Risk metrics have been in line with the benchmark and category averages over time. The standard deviation of returns has ranged from 4.5-5.5% over the decade, suggesting moderate volatility. Beta has held steady around 1.0, so the fund has not meaningfully amplified or reduced the overall market’s swings.
FBNDX has been co-managed since 2016 by veteran Fidelity portfolio managers Jeffrey Moore and Michael Plage. Moore has over 25 years of investment experience. Plage joined Fidelity in 2003. They also manage several other Fidelity bond funds and oversee a deep team of analysts. Manager continuity and tenure provide stability in the fund’s process.
Pros and Cons of FBNDX
- An active approach provides opportunity for alpha over the index
- Wide diversification across hundreds of bonds
- The focus on high credit quality makes the fund relatively low risk
- Reasonable expenses compared to similar funds
- Strong management team with decades of experience
- Modest long-term returns with limited yield upside
- Subject to interest rate risk like all bond funds
- Some volatility during periods of rising rates or recession
- Mediocre risk-adjusted performance over the last decade
- Potential for periods of underperformance versus the index
Overall, FBNDX offers a solid core bond fund option for conservative investors but may lag during bull markets for riskier credit sectors. The fund is best suited for objectives like stability, income, and diversification rather than maximizing total returns over the long run.
Alternatives to Consider
Investors looking for lower cost bond index funds could consider the Fidelity U.S. Bond Index Fund (FXNAX) with a 0.025% expense ratio.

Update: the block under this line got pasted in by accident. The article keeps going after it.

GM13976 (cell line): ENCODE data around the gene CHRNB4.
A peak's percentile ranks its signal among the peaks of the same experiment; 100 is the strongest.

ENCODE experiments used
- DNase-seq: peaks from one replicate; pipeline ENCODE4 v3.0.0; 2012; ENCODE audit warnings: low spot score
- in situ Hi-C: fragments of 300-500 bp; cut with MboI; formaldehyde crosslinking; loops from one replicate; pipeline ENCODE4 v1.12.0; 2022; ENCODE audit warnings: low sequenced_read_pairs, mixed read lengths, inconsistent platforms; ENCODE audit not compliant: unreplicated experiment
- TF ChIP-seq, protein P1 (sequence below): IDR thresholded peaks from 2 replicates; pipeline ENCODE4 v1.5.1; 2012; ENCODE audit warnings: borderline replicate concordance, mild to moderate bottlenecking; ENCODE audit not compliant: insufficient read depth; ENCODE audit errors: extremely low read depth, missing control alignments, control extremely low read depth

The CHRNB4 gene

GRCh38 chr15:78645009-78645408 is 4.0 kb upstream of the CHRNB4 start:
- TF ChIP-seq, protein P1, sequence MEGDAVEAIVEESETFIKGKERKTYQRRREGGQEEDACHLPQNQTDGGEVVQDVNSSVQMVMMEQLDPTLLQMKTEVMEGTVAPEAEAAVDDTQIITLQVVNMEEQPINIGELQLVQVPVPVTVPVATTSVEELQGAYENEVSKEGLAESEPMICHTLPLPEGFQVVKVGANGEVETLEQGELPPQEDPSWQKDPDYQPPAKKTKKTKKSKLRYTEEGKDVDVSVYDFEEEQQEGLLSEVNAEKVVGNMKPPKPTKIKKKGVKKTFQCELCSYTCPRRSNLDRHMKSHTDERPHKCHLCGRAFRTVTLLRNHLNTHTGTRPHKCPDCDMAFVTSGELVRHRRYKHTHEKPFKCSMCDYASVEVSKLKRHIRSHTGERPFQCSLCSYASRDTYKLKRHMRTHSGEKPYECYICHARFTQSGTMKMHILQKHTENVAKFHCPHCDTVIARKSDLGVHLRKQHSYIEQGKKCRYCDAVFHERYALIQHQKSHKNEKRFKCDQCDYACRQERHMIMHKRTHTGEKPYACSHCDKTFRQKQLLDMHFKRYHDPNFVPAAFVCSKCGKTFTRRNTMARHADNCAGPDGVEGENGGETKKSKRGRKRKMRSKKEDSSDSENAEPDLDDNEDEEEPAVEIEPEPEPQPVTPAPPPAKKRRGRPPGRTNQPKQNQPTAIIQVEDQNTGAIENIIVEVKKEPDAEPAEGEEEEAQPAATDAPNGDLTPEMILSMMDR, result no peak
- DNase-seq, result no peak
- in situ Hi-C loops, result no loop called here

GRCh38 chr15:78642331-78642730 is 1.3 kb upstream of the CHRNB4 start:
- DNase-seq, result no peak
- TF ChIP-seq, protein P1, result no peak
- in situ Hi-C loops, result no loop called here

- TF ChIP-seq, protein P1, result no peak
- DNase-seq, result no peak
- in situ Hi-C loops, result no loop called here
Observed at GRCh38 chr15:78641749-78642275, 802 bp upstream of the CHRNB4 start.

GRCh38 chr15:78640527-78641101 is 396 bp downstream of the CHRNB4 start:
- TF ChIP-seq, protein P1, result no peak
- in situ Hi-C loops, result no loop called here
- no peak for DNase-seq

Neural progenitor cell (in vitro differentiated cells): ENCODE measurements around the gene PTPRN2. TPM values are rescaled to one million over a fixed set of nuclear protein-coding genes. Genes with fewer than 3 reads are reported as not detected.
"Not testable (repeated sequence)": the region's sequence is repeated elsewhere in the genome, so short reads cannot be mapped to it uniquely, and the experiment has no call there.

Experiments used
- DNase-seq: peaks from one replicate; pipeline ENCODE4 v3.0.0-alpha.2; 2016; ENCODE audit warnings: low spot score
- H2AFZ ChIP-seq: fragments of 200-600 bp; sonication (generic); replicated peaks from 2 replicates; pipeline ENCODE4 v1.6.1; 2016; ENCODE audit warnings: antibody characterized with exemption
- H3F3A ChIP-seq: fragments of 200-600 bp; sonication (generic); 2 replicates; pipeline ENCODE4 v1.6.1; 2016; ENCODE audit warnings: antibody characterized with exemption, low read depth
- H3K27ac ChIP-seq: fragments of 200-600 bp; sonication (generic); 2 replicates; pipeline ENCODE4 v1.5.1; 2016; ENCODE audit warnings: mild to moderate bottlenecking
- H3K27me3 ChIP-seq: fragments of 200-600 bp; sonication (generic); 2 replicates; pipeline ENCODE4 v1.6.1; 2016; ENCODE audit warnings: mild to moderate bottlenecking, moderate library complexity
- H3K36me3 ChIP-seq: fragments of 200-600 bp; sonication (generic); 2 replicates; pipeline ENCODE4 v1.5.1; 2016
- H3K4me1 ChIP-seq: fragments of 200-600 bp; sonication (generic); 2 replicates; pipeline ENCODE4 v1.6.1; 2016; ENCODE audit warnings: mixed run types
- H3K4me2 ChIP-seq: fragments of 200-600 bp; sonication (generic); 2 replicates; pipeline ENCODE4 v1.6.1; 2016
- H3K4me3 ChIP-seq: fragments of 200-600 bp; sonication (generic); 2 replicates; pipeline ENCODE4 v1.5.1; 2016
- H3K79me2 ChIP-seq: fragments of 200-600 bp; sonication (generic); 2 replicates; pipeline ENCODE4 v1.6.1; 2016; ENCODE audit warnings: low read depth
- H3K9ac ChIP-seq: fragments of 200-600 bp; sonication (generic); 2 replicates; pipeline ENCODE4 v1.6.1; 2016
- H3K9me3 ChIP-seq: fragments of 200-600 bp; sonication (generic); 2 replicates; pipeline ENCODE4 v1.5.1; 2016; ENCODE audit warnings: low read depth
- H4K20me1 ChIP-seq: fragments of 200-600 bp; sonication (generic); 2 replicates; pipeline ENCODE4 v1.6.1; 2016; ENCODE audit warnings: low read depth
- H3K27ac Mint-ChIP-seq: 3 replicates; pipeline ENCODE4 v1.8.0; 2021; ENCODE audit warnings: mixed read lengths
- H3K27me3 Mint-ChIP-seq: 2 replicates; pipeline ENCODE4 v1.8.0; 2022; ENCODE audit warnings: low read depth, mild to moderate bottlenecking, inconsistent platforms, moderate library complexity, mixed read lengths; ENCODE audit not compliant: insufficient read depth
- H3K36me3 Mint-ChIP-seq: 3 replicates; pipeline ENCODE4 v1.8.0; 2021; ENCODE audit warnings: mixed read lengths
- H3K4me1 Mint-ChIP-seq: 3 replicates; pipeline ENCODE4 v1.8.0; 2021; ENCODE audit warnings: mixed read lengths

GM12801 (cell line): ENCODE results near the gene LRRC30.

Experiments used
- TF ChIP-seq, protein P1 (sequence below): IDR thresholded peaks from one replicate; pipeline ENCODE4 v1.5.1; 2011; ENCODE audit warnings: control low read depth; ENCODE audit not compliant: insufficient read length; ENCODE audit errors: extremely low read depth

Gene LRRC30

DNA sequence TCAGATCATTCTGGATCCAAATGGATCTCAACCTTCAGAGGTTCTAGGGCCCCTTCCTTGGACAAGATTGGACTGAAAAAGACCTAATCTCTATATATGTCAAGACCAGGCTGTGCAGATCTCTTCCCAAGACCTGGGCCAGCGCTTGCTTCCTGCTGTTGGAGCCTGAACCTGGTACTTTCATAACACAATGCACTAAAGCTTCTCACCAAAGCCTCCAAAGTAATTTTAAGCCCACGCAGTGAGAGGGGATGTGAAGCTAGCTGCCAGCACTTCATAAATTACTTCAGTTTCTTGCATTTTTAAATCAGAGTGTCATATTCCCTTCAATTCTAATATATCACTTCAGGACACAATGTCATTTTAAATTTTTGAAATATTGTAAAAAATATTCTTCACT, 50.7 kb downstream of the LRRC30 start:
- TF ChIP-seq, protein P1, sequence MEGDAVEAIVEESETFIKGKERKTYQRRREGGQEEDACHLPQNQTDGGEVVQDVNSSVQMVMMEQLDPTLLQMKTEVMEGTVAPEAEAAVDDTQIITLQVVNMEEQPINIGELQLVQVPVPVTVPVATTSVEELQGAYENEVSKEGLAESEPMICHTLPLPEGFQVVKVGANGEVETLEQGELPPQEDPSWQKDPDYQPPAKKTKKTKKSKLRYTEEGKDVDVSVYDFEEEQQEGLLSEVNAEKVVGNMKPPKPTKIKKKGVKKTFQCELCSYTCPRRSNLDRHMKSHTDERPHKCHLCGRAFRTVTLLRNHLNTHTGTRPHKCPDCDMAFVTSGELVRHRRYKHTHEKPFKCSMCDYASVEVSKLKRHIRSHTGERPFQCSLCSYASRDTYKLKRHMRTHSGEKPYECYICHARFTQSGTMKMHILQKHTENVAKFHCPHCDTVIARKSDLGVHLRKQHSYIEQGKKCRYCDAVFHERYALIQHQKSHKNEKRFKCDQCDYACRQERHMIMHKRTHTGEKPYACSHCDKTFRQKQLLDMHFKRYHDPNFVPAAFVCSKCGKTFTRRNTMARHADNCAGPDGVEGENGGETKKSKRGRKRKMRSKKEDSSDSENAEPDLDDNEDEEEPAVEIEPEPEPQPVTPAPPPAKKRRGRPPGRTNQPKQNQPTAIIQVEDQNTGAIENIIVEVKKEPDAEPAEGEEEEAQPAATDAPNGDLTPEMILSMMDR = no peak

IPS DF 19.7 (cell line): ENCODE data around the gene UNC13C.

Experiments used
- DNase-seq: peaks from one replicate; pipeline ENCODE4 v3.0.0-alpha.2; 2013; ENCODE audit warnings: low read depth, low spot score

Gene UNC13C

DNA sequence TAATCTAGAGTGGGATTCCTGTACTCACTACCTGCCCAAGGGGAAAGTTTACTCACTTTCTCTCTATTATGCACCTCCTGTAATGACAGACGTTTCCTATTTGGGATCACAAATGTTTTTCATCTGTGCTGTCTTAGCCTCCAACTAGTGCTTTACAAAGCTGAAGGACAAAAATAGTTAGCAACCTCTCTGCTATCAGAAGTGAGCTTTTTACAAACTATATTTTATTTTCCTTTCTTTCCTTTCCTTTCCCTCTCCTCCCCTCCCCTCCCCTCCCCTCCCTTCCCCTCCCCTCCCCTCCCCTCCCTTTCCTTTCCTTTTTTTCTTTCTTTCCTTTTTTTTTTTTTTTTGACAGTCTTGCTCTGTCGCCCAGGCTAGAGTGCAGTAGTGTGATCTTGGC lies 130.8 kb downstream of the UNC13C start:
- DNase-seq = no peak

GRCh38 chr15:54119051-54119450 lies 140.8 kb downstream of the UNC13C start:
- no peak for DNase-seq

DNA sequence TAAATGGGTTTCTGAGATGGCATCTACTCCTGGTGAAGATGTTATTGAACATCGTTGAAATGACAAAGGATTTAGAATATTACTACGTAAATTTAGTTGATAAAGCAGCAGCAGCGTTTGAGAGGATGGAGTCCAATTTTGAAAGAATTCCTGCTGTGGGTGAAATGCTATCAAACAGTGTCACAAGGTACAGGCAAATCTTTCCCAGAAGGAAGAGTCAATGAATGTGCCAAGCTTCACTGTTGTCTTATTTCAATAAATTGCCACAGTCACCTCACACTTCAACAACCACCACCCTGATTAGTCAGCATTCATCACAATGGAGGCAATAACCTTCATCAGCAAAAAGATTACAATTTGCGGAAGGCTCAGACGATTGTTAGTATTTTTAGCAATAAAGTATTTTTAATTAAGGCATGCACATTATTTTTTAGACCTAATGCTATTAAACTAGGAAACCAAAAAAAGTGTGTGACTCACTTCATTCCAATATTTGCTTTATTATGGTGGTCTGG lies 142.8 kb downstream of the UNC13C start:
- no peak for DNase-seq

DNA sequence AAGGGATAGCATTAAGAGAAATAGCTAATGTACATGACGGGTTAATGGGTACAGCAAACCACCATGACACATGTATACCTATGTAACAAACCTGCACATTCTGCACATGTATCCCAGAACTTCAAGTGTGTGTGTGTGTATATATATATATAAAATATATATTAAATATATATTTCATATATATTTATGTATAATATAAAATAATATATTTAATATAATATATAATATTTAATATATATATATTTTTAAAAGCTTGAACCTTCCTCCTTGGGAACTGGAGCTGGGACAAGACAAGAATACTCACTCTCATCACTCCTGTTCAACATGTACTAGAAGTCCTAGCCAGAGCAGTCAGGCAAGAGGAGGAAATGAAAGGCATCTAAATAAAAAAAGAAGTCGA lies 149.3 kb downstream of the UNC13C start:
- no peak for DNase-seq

For an active option with more yield potential, the Fidelity Strategic Income Fund (FSICX) invests across the global bond universe and may include high yield, emerging market debt, and other credit-oriented sectors.
The Vanguard Intermediate-Term Tax-Exempt Fund (VWIUX) focuses on municipal bonds, which offer tax-advantaged income.
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The Fidelity Investment Grade Bond Fund provides broad diversification across high-quality U.S. government, corporate, and securitized bonds. Its conservative approach focuses on income and stability over maximizing returns. While the fund may fail to keep pace during bull runs for riskier sectors, it offers a steady core holding for fixed income investors concerned with managing downside risk and volatility. The reasonable fees, seasoned management team, and strong Fidelity brand add to the fund’s appeal as part of a diversified portfolio. Investors should weigh the fund’s merits and limitations against their specific objectives and risk tolerance.
What is the investment minimum for FBNDX?
The minimum initial purchase is $2,500 for investor shares. Minimums for other classes are $100k for institutional and $50 million for R6 shares.
What is the yield on the Fidelity Investment Grade Bond Fund?
As of January 2023, the 30-day SEC yield was 4.8%. This reflects the annualized income based on the bonds currently held in the portfolio.
How much does FBNDX pay in distributions?
The fund pays monthly dividends to investors based on the income generated from its bond holdings. Distributions over the past year totaled about $0.40 per share.
What are FBNDX’s largest sector exposures?
As of December 2022, the largest allocations were to U.S. Treasury bonds (37%), financial company bonds (16%), and mortgage-backed securities (16%).
What is the average duration of the fund?
The effective duration of the portfolio was 5.7 years as of December 2022. This suggests the fund has a moderate interest rate risk profile.
In another related article, Are Municipal Bonds a Good Investment in 2024? Pros, Cons and Strategies